Romancing the fireplace (1)

This is Part 1 of a three-part essay (one of my all-time favorites) I wrote for my “Pathless Travels” column, which was published in Northern Weekly Dispatch, 19 Sept 2004, Vol. 16 No. 37. It’s already dated in some spots, but mostly it speaks equally well of how I feel now about fireplaces, as how I felt about this inspiring topic in 2004. I hope you enjoy reading it!
For many urbanites, the word evokes a lovely romantic evening or a Christmas family gathering. To me, it conjures a very different scene: that of a farm kitchen hearth, centered around what we in Northern Luzon call dallikan.

“Fireplace.” For many urbanites, the word evokes a lovely romantic evening or a Christmas family gathering. Preferably in a mountain resort or temperate clime, of course. For most Filipinos, any yearning for the idealized Western fireplace, complete with thick logs and cozy rugs, could only come true if they had money to rent a Baguio townhouse or to visit rich relatives in Canada.

To me, “fireplace” evokes a totally different scene: that of a farm kitchen hearth, centered around what we in Northern Luzon call dallikan. It isn’t a very tidy place, by middle class standards. That’s because a farm household would always have diverse stuff hanging to dry on sooty rafters above the hearth — ears of maize, strips of jerky or eel, braids of garlic, miscellaneous herbs, a monkey’s tail or some trapper’s trophy.

The cook will have other things nearby — a clutter of jars, pots and nondescript utensils. stacks of firewood and kindling material. There will be that distinctive ricestalk-bamboo-wood-smoke smell that evokes a rustic feeling I can’t begin to describe. And dogs, cats and chicken on the lookout for edible tidbits that the kitchen god is kind enough to toss in their direction.


I know these, not because I was brought up on a farm (we siblings were thoroughly urbanized despite summer visits to the home province), but because our parents decided that their large urban household needed a farm-style hearth.

So they built one out back adjoining the main house, with a GI-sheet chimney and roofed against wind and rain, where one could snugly sit on tools for fireside chats while preparing meals. As a child puttering around the languid fire and playing with saleng (pinewood) splinters, I used to hear all sorts of folklore from a motley crew of spinster aunts and cousins, whose constant musings on rural life must have been stirred by the aroma of lauya and dinengdeng simmering over woodfire.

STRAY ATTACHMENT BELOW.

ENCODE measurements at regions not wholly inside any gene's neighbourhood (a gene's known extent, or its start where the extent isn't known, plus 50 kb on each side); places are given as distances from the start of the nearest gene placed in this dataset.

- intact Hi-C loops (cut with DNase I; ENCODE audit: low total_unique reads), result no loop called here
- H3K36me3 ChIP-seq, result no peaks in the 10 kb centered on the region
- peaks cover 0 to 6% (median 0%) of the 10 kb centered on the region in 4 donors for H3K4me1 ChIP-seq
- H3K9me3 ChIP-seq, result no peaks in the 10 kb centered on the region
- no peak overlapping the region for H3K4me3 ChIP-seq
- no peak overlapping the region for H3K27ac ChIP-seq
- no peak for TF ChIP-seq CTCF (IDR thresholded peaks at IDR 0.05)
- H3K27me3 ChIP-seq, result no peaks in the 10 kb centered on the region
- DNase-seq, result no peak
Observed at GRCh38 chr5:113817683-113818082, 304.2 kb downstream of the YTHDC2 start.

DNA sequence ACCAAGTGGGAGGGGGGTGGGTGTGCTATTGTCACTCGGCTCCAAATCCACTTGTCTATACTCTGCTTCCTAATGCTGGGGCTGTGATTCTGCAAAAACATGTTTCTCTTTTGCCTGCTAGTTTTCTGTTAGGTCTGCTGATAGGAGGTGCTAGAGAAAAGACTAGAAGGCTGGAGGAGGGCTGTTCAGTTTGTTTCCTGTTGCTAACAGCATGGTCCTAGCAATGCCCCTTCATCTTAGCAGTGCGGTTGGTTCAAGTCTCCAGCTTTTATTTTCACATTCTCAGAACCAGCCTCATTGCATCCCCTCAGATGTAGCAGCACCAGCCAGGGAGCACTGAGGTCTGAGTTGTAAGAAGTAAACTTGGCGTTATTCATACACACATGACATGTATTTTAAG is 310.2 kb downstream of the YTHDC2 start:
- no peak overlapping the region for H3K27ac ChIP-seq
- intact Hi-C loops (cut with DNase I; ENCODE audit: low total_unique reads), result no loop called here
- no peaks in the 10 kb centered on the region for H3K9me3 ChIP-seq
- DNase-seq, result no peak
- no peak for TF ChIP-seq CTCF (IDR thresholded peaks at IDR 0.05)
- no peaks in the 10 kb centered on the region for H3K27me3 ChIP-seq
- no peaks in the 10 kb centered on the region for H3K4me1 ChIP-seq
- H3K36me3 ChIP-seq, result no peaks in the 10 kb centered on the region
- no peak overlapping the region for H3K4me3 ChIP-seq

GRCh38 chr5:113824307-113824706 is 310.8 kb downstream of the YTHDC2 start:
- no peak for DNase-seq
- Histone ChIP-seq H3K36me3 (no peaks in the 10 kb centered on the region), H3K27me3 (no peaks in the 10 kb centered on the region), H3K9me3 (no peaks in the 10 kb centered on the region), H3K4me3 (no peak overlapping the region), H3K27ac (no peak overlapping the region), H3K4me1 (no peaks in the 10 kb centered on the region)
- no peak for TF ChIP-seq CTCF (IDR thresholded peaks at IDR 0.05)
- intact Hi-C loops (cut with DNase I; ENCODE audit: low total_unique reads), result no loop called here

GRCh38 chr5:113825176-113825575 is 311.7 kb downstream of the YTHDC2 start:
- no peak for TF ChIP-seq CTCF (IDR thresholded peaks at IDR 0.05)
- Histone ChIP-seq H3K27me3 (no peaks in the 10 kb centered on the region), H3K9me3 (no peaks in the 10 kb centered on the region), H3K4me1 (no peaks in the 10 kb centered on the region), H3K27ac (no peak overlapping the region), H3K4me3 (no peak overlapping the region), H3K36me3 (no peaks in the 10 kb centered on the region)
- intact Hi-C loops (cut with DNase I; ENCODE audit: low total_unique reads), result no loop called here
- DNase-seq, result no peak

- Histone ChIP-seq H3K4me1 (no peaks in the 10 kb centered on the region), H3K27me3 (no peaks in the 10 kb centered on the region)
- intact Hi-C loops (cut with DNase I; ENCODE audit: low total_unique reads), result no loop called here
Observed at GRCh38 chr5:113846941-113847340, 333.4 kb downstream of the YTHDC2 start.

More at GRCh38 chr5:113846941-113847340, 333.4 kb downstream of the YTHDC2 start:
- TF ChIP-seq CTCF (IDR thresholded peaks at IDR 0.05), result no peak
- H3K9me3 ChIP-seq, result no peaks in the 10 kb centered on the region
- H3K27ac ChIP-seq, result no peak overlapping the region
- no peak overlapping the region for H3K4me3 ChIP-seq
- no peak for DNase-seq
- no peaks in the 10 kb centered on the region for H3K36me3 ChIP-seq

For me, this was the kitchen — not that other, antiseptic kitchen of electric appliances and Formica-topped shelves inside the main house, modeled from Better Homes and Gardens, that guests saw while dining with the family. Later on, in high school, I was stunned to hear classmates refer to my kitchen using the term “dirty kitchen.” (Shades of “dirty ice cream.”)

Not that my school friends’ parents didn’t have “dirty kitchens” in their own homes. Many did, and used them regularly. (Like we bought and enjoyed the street cart vendor’s “dirty ice cream” anyway.) Using dirty kitchens was simply a persistent rustic habit that the Americanized urban middle class of the 1960s wouldn’t admit  to having retained.


The 1970s changed all that, I think. First Quarter Storm boys and girls rose up to declare that living like the masa — or living actually with the masa — was not just chic rhetoric but truly heroic.

In rural villages and peasant huts throughout the land, landed-scion tisoys from Ateneo and La Salle and colegiala tisays from Maryknoll and St. Scho learned to cook and eat like peasants. Perhaps not coincidentally — I don’t have any sure or first-hand knowledge about any correlation — many classy restaurants proudly adopted the ambience of barrio cuisine and kamayan dining in those same years.

Also, in a very practical sense, the 1973-74 oil crisis forced many Filipino urban homes to increasingly rely on farm-style hearths fueled by scrap wood, sawdust, rice hull, old newspapers, cartons — any junk that could burn fairly clean and steady without toxic fumes. In short, the “dirty kitchen” went mainstream.

A decade later, in 1983-84, in the aftermath of the Aquino assassination, another convulsion of the same chronic crisis pushed more urban households to revert to “dirty kitchen” technology, in order to supplement or fully replace costly petro-based fuels. The media (remember Asyong Aksaya?) was full of appeals and practical tips on using power-saving devices and alternative energy sources.


My parents, whose zeal for Ilocano thrift was equaled only by that of their Catholic faith, were miles ahead of the neighbors in this regard.

They wangled a free and steady supply of sawdust, wood shavings and other scrap by the sackful from a woodworks shop. Aside from using the main fireplace, they also acquired two specially-made cooking stoves to more efficiently burn the assorted scrap. They tapped into other firewood sources, like one junkshop that sold salvaged lumber by the pile. Our backyard kitchen sometimes looked like a sawmill camp.

Decades later, with my own household to sustain through the hard times of 2003-04, I would replicate the urban dallikan of my childhood. I would also buy scrap wood by the sackful from the local lumber yard, at 50 pesos per bundle that weighed perhaps 30 kilos, and heave it on my shoulders for the uphill climb.

I spend a tremendous effort to stock on wood, not just for the exercise, and not just to save on LPG fuel, but to touch base. I do the work with the same passion as that of lovers yearning for the romance of the fireplace — the soothing warmth that overwhelms the soul as the fire tempers cold nights and chilly mornings.# Part 2 | Part 3.


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